Through Jerusalem, to Calvary, to Easter
As we enter the holiest week of the Christian calendar, I invite you to immerse yourselves in the story of the passion of our Lord in the scriptures. Today we will read from the gospel of Luke. It is a familiar story, of betrayal and friendship, of suffering and compassion, of rejection and surrender. It is also the story of the human family lifted up from death and darkness into strength and light. We know it is a painful story, painful to watch, painful that we are powerless in its unfolding. We even know how it ends. Although parts of the story are tragic, it is not a tragedy. Although some parts are horrendous, it is also full of hope. We know that after the tragedy of Calvary, new life emerges from the tomb on Easter morning. But Easter does not arrive before Calvary.
Yet there are people for whom this week is nothing special, for whom this week is like any other week of the year. For them Easter will arrive as it does each year, with its more popular sentimental non-religious entourage – the Easter bunny, his colorful chocolate eggs, the delicate spring flowers, the pretty frilly pastel colored dresses, the impressive Easter hats, the delicious pastries, the decadent desserts, the intoxicating beverages that accompany most celebrations. And in a day or two, Easter will all but be forgotten, until this time next year. And we would just as easily return to our tragic lives, tragic because it offers us little hope of anything better, just more of the same.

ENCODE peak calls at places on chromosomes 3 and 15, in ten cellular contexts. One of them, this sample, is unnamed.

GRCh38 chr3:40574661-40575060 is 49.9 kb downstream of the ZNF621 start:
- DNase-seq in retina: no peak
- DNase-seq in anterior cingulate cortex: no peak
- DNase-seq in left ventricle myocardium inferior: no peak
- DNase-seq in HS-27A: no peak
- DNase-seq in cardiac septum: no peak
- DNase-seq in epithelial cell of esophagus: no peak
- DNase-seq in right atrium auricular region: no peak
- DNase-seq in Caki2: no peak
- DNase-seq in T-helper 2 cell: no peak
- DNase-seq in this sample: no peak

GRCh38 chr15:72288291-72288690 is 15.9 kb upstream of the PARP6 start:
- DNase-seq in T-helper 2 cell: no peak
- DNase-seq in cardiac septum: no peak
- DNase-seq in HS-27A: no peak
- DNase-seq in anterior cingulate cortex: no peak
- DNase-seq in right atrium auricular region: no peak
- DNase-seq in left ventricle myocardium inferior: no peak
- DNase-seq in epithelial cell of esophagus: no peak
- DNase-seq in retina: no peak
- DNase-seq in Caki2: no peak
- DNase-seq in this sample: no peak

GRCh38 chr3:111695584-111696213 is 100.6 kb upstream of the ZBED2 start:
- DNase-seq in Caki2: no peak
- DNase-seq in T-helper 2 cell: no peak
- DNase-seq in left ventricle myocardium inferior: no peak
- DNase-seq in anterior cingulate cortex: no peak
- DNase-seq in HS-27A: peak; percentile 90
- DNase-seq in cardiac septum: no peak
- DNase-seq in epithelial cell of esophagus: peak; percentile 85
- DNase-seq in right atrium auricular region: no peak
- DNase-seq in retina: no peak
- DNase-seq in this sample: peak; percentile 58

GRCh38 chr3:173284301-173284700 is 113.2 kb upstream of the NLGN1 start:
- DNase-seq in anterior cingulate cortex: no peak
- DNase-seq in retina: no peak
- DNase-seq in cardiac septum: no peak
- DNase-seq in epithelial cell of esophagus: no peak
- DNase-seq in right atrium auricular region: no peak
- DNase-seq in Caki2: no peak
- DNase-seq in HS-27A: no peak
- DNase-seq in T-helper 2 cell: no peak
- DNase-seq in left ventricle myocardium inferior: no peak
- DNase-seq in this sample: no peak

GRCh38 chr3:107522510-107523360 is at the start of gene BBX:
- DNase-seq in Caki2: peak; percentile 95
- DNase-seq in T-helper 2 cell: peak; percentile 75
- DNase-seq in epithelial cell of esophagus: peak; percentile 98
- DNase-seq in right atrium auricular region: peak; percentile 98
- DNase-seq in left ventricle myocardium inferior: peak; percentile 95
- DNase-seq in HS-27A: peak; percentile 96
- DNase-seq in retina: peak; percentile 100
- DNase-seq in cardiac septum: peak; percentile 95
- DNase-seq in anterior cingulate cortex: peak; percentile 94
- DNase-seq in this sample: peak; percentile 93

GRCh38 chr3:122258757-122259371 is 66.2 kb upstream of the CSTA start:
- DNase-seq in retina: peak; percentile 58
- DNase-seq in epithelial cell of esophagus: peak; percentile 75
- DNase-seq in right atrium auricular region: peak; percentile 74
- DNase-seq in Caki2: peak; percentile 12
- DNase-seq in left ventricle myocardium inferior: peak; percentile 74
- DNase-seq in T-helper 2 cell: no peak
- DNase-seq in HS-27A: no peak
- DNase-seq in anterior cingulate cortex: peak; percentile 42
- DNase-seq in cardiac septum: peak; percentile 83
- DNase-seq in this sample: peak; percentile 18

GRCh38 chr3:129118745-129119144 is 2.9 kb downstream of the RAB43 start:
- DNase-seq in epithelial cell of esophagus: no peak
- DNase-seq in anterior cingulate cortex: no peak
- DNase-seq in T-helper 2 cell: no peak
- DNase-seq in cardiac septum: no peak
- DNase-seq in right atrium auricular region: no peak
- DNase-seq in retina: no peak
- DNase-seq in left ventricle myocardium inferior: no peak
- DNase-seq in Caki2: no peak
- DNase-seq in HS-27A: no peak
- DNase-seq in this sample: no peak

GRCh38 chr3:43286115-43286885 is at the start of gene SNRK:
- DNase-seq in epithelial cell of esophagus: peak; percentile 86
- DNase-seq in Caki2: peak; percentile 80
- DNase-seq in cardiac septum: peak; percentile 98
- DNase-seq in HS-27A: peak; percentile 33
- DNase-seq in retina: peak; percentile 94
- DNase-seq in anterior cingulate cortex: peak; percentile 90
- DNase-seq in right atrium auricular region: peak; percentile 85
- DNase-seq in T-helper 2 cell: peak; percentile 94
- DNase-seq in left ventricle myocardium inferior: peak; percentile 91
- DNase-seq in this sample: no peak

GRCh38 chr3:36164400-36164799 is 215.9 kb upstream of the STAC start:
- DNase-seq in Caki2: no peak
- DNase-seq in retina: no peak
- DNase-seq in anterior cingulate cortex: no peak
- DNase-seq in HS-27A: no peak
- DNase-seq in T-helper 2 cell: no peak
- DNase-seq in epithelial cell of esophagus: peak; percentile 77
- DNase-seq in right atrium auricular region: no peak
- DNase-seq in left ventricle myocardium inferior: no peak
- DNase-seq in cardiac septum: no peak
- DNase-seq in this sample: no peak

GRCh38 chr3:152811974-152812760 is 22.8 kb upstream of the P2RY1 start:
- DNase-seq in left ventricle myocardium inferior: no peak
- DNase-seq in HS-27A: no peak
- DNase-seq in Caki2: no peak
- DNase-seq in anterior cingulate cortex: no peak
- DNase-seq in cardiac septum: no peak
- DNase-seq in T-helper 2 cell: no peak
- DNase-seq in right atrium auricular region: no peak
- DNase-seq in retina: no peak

For us who observe Holy Week with a little more attention and care, the Holy Spirit has a wonderful opportunity to move us and bring about a more lasting change. We who live relatively comfortable lives, whose greatest challenges revolve around home, school, work, and church, we have the luxury of walking into and walking out of Holy Week as we please. We call to mind the horrendous events in Jerusalem, and Gethsemane, and Calvary; we embrace the physical inconveniences of formal prayer and liturgy; we welcome the emotional tension and rejoice in the spiritual consolations, we subject our minds to some manageable anguish that results from recalling this story. Then when we have had enough, we can set it aside and resume our mostly ordinary, carefree, and inconsequential existence.
But there are people who live Holy Week every week of the year. They endure betrayal, persecution, and condemnation on a daily basis. They are arrested, scourged, crowned with thorns, stripped of their dignity, and nailed to a cross. They are laid in the arms of their loved ones helpless and lifeless, and forgotten when they are gone. They do not have the luxury of walking into and walking out of Holy Week as they please. I invite us to find Jesus in our sisters and brothers the rest of the year, and carry his cross for a while like Simon of Cyrene; and wipe the blood, sweat, and grime from his face like Veronica; and weep for him like the women of Jerusalem; and defend him from insults when he hangs on the cross; and comfort his loved ones when his lifeless body is laid in their arms.
Immerse yourself in Holy Week, and walk with Jesus in those who suffer, in those who carry a heavy cross, and in those who cannot escape the darkness and death that surrounds them. Walk with them through the streets of Jerusalem, to Calvary, and to Easter.
Rolo B. Castillo © 2013